Microsoft denies "evidence of successful attack" against their platform

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We reported yesterday on allegations that Microsoft’s Microsoft 365 platform was abused by hackers to spy on the U.S. Treasury Department.

Microsoft has responded by posting a guide for admins “to find and mitigate potential malicious activity”.

They, however, denied that Microsoft’s cloud was compromised, saying:

We also want to reassure our customers that we have not identified any Microsoft product or cloud service vulnerabilities in these investigations.

They, however, confirmed that “nation-state activity at significant scale, aimed at both the government and private sector” was taking place, and warned security staff to look out for the following signs:

  • An intrusion through malicious code in the SolarWinds Orion product. This results in the attacker gaining a foothold in the network, which the attacker can use to gain elevated credentials. Microsoft Defender now has detections for these files. Also, see SolarWinds Security Advisory.
  • An intruder using administrative permissions acquired through an on-premises compromise to gain access to an organization’s trusted SAML token- signing certificate. This enables them to forge SAML tokens that impersonate any of the organization’s existing users and accounts, including highly privileged accounts.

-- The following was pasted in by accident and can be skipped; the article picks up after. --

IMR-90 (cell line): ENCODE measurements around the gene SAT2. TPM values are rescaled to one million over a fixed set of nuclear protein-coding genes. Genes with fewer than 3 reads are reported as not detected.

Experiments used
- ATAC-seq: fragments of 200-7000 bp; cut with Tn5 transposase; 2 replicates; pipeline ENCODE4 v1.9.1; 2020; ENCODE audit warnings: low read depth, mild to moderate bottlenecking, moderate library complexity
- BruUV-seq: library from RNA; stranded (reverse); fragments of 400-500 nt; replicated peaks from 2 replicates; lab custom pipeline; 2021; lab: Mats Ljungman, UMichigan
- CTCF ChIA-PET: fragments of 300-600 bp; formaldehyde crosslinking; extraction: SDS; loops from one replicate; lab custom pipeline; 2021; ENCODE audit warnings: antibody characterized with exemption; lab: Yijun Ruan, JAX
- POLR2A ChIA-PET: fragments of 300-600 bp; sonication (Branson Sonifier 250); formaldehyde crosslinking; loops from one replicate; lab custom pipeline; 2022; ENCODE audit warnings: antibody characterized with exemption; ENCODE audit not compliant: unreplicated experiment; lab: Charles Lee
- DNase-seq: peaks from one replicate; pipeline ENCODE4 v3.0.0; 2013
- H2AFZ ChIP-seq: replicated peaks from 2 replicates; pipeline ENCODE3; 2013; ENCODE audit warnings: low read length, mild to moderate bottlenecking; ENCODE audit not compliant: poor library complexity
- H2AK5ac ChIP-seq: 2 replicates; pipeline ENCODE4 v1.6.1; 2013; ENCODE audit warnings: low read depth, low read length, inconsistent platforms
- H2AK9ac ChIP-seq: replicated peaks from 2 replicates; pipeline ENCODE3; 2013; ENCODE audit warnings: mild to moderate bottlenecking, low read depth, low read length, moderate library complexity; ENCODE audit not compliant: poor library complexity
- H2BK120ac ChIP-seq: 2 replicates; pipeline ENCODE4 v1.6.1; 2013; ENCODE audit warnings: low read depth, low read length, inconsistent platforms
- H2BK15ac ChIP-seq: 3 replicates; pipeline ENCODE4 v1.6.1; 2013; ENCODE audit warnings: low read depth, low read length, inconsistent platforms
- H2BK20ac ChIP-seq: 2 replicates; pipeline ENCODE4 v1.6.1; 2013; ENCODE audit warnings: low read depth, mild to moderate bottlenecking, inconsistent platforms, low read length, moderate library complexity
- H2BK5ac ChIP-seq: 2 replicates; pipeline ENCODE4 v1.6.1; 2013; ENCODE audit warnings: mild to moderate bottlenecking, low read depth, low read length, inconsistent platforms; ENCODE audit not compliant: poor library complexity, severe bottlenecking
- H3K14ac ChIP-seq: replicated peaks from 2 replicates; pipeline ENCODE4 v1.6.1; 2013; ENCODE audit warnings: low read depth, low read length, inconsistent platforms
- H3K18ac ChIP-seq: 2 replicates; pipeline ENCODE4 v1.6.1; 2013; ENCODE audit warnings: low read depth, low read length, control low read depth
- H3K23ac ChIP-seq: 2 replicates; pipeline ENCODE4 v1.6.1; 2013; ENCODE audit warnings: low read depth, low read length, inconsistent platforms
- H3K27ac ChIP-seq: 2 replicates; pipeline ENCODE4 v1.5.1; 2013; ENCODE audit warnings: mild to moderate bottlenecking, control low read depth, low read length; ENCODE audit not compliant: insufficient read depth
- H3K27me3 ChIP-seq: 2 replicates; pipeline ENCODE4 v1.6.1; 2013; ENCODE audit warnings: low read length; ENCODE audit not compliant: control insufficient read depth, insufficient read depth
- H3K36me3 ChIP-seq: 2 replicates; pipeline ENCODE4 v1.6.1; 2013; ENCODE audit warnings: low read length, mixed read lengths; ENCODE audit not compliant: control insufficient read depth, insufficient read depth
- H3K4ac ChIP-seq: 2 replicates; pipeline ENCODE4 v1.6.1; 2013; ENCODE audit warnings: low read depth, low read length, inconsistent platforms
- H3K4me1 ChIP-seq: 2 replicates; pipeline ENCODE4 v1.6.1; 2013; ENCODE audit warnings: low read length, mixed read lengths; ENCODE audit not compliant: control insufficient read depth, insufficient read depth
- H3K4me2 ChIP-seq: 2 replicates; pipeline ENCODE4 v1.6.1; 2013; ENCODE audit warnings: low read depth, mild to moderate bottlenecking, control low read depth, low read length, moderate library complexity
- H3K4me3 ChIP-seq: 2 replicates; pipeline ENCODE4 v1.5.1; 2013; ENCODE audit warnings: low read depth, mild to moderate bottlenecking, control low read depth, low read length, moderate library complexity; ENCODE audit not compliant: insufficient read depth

• Anomalous logins using the SAML tokens created by a compromised token-signing certificate, which can be used against any on-premises resources (regardless of identity system or vendor) as well as against any cloud environment (regardless of vendor) because they have been configured to trust the certificate. Because the SAML tokens are signed with their own trusted certificate, the anomalies might be missed by the organization.
  • Using highly privileged accounts acquired through the technique above or other means, attackers may add their own credentials to existing application service principals, enabling them to call APIs with the permission assigned to that application.

Microsoft noted that these elements aren’t present in every attack, but urged admins to read their full customer guidance on the recent nation-state cyberattacks here.

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